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Protesters Hit NYC Streets After Ferguson Decision; Arrests And Injuries To Officers Reported

NEW YORK (CBSNewYork/AP) -- The announcement in Ferguson, Missouri Monday night that a grand jury has decided not to indict Darren Wilson the police officer involved in the shooting death of Michael Brown -- sent protesters on the move in New York.

In Union Square, several hundred people who had gathered to watch the announcement began marching peacefully. They chanted "Hands up, don't shoot'' and held up signs saying, "Black lives matter'' and "Jail killer cops.''

Some protesters went on to march northward to Times Square and later Columbus Circle, and north through the Upper West Side on Broadway. The protesters broke through barricades in some areas.

"I think that it's a shame. I think that we need some changes in the system, because obviously, cops are killing people, they're abusing their powers, and the system is entirely corrupt," one woman told CBS2's Tracee Carrasco.

"They got away with Trayvon Martin and all these other youth that was killed," a man said. "I'm not surprised, but the fight just never stops."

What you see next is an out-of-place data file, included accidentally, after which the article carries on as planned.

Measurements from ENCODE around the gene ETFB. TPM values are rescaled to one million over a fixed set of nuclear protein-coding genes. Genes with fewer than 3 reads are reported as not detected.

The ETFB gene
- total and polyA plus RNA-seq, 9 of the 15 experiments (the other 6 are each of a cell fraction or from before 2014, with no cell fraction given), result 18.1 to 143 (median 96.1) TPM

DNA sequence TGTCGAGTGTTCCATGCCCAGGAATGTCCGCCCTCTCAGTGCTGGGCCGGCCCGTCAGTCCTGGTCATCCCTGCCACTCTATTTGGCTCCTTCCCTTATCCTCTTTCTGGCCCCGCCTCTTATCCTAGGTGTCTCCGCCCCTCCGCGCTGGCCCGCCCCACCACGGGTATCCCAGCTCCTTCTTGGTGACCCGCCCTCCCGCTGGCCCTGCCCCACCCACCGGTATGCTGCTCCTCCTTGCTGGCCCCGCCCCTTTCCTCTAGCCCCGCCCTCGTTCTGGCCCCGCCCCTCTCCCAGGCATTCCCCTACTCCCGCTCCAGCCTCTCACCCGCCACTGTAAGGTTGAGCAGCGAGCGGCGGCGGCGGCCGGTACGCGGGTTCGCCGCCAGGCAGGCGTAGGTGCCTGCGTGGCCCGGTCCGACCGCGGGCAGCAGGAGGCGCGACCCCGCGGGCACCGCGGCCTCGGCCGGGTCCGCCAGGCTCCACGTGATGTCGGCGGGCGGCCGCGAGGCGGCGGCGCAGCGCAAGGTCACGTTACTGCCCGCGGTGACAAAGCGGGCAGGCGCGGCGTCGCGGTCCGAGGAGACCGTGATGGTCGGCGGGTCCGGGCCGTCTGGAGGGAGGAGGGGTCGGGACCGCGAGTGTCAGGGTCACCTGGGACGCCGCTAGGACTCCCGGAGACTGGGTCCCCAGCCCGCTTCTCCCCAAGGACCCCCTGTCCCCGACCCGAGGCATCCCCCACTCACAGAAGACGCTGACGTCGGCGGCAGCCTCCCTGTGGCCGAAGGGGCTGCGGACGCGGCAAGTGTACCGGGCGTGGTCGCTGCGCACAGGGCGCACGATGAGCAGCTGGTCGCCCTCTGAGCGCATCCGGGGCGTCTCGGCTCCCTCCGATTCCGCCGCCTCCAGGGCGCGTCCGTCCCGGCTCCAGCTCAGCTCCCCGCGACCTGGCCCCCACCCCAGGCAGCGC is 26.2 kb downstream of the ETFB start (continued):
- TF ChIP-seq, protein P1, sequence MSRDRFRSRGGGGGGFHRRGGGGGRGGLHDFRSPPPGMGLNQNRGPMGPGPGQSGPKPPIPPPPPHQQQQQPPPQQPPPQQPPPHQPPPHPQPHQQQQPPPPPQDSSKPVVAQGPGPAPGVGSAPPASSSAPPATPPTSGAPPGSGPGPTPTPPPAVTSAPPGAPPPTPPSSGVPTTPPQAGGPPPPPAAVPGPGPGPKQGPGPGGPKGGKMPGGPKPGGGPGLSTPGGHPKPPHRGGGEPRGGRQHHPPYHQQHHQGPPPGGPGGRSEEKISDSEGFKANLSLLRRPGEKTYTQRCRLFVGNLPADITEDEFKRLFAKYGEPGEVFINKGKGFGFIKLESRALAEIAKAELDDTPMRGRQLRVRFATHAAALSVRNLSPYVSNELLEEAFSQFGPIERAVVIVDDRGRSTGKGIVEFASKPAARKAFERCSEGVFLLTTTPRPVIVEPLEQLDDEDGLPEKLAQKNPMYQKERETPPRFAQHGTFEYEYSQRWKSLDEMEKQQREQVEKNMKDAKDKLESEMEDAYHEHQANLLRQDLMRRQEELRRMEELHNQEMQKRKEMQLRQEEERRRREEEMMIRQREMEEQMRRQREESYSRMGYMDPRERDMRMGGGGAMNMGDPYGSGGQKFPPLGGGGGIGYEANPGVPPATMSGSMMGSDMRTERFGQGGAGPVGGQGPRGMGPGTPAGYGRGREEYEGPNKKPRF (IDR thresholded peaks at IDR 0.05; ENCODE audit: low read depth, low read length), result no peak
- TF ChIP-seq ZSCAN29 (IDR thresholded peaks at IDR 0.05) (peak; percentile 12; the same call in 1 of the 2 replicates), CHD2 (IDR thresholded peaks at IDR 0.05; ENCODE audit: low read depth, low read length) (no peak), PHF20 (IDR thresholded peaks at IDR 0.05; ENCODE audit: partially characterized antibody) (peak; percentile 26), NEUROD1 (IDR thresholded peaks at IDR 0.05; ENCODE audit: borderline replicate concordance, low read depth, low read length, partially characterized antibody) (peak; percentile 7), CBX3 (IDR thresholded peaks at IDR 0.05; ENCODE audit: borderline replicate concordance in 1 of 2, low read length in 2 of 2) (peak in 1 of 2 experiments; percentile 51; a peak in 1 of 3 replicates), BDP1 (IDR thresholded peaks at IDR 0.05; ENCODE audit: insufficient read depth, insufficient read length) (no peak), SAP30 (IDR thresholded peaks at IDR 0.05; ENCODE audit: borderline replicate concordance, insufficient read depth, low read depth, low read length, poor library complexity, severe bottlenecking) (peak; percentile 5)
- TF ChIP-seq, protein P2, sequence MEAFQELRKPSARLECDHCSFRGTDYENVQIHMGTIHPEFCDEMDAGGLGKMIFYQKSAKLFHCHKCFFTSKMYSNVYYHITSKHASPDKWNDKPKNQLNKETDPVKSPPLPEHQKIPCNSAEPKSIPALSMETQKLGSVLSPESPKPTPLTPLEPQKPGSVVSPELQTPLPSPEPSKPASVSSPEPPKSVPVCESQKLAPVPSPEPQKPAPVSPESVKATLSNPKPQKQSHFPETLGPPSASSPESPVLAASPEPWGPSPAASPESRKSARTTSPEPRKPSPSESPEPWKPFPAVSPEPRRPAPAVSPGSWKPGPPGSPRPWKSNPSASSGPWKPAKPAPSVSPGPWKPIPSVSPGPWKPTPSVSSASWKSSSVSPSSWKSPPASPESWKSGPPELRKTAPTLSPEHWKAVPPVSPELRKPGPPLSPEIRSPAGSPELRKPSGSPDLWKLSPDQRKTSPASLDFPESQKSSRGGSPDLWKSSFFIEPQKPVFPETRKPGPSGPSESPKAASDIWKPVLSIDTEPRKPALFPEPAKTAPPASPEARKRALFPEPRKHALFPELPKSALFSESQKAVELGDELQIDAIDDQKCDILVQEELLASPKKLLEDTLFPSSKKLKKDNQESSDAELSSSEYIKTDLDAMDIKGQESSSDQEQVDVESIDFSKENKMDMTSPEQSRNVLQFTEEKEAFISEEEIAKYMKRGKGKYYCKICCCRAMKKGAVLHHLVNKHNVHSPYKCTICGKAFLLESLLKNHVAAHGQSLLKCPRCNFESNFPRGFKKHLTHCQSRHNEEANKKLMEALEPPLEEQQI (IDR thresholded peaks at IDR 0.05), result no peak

During the protests, Twitter photos indicated that police Commissioner Bill Bratton was sprayed with fake blood during protests in Times Square.

Police told CBS2 they were aware of the incident, but could not immediately confirm any information.

Protesters Hit NYC Streets After Ferguson Decision

Police said there were a number of arrests, but could not immediately confirm how many. They also said an unspecified number of police officers had suffered minor injuries.

Meanwhile at his National Action Network Headquarters in Harlem Monday night, the Rev. Al Sharpton said the decision was an "absolute blow."

As 1010 WINS' Carol D'Auria reported, Sharpton was joined Monday night by the family of Eric Garner, a Staten Island man killed by a police chokehold earlier this year.

Sharpton Calls Ferguson Decision 'Absolute Blow;' Protesters Hit Streets

He had a tone of resignation as he talked about the verdict, WCBS 880's Marla Diamond reported.

"It was expected, but still an absolute blow for those of us that wanted to see a fair and open trial," Sharpton said.

Sharpton said he plans to attend a rally with Brown's family, saying, "We can lose a round, but the fight is not over."

Sharpton Calls Ferguson Decision 'Absolute Blow;' Protesters Hit Streets

The grand jury in Missouri had been considering whether to charge Wilson, the white suburban St. Louis officer who fatally shot the black 18-year-old after a confrontation in August.

More Coverage From CBS St. Louis

Ultimately, the grand jury decided the evidence did not support charges should be filed, St. Louis County Prosecutor Bob McCulloch said.

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